So I came to the conclusion today that I need a critique partner.  Someone with whom I can swap pages on a regular basis.  I can read their stuff and they can read mine, and we can call each other up and get "emergency" crits done in a pinch.  If we're on a deadline, for example, and we only have a week or two to go over thirty or more pages, we can send or pages to each other and blast through them without having to wait for the next crit session.

I think one of the biggest differences between a crit group and a crit partner (at least as far what I'm looking for) is that, with critique GROUP, the members can be at pretty much any level in their career.  Maybe they're trying their hand at writing for the first time, and they really need guidance from those of us who have been trying it for over a decade, or they've been working at it for a while, and they realize that they need to be reading other peoples' work to learn how to improve their own writing.  Obviously, with a crit group, you get many eyes on your work, and that's always good.

But with a crit PARTNER, I think both of them should be in a similar place in their process.  This way they're on the same page with their needs and goals.  And the level of development at that point will help to better their chances at moving forward, rather than hinder either one of them.  I definitely don't want to drag another writer down!

Anyway, that's what I've been thinking about lately, I'm just not sure how to go about finding a critique partner.  I don't trust the forums anymore, so I'm thinking I'll have to get out and meet real people at one of the RMFW events.  There are other options, of course, but most of the authors I know are in different places with different needs.  I don't know how helpful I would be to most of them, and (not to be selfish but) I'm not sure if they would be as beneficial as I need them to be.  I think I know one author who fits the bill, but that's something I'd have to talk with him about, if he's even interested.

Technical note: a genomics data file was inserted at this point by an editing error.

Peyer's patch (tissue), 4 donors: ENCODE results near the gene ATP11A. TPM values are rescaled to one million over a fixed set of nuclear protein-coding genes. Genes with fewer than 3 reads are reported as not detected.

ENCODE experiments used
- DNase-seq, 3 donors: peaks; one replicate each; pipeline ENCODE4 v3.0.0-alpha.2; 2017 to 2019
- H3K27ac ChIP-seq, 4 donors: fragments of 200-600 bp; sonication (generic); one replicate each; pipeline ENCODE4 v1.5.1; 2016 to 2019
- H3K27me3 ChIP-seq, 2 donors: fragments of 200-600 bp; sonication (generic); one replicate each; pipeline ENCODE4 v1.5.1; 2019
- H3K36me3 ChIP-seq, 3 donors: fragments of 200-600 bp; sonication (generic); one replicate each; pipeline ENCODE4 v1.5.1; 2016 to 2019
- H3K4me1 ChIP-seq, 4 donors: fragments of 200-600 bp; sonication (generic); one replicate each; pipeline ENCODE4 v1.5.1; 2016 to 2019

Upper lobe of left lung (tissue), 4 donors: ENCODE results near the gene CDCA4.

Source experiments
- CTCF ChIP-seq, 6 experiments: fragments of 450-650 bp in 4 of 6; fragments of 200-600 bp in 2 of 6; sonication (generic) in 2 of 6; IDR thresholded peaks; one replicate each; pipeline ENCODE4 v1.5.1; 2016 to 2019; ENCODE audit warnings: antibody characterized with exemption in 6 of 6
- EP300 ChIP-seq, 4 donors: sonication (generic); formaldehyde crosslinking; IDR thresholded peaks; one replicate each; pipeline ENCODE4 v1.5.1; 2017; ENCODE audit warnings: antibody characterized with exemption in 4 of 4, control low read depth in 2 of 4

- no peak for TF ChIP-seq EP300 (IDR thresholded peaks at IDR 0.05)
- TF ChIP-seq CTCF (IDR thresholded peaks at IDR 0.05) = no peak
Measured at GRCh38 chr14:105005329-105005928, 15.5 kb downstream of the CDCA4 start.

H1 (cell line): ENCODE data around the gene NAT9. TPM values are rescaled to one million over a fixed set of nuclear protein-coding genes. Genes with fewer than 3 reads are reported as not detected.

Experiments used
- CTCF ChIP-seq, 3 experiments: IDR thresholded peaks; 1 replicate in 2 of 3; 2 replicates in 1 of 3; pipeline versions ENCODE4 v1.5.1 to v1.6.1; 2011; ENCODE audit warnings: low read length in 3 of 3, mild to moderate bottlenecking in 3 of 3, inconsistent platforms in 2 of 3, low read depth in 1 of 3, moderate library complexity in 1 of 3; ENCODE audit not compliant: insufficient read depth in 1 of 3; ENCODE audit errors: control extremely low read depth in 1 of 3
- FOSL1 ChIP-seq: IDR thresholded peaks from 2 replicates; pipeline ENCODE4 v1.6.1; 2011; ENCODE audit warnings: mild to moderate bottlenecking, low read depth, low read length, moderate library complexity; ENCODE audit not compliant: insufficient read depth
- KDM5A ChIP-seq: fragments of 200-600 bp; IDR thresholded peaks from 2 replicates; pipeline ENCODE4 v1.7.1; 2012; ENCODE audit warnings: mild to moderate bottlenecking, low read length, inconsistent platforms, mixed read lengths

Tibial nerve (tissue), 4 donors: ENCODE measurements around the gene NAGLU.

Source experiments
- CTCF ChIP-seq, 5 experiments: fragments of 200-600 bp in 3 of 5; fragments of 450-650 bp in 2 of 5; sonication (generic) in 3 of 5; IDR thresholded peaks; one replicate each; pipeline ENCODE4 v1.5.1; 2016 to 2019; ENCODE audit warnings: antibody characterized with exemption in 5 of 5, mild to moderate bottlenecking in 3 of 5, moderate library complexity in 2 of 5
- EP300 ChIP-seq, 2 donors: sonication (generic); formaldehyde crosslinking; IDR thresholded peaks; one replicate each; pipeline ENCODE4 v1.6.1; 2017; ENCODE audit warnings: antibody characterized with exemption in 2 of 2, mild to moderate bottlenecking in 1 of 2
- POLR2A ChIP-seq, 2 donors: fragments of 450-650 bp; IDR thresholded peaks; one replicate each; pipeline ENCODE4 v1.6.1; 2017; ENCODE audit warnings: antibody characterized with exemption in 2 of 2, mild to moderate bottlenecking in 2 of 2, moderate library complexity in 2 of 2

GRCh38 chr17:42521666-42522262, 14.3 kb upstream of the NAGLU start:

Friday, February 03, 2012

Snow Day!

Okay, not for me.  I'm at work for a few hours, waiting for the ONE client scheduled out to come pick up.  Then we're off tomorrow, most likely, which means I get to clean the condo.

Since I have tons of stuff to do, I'm going to make this a short update.  See you Monday!

Wednesday, February 01, 2012

Charity of the Month: St. Jude Children's Research Hospital

Rather than putting together my own, clumsy description of our charity this month, I'm going to direct you to St. Jude's Quick Facts page.

This isn't the first cancer treatment charity I've advocated here, and I'm sure it won't be the last.  As a young man with friends who have small children, this is something I've started to think about, though.  It breaks my heart to hear about children who have been diagnosed with cancer.  I couldn't imagine being a parent who has to go through that, but with St. Jude and other hospitals like them, I would have hope for my child's survival.

Groups like St. Jude are why I give to charities.  I have something that will help other people (in this case, a small amount money that I can set aside to give every month).  I want these organizations to continue to help the people who need them.  I never want to be faced with the necessity of going to a group like St. Jude for help, but it brings me comfort to know that they're available.

So please go donate to St. Jude and help bring a child some hope.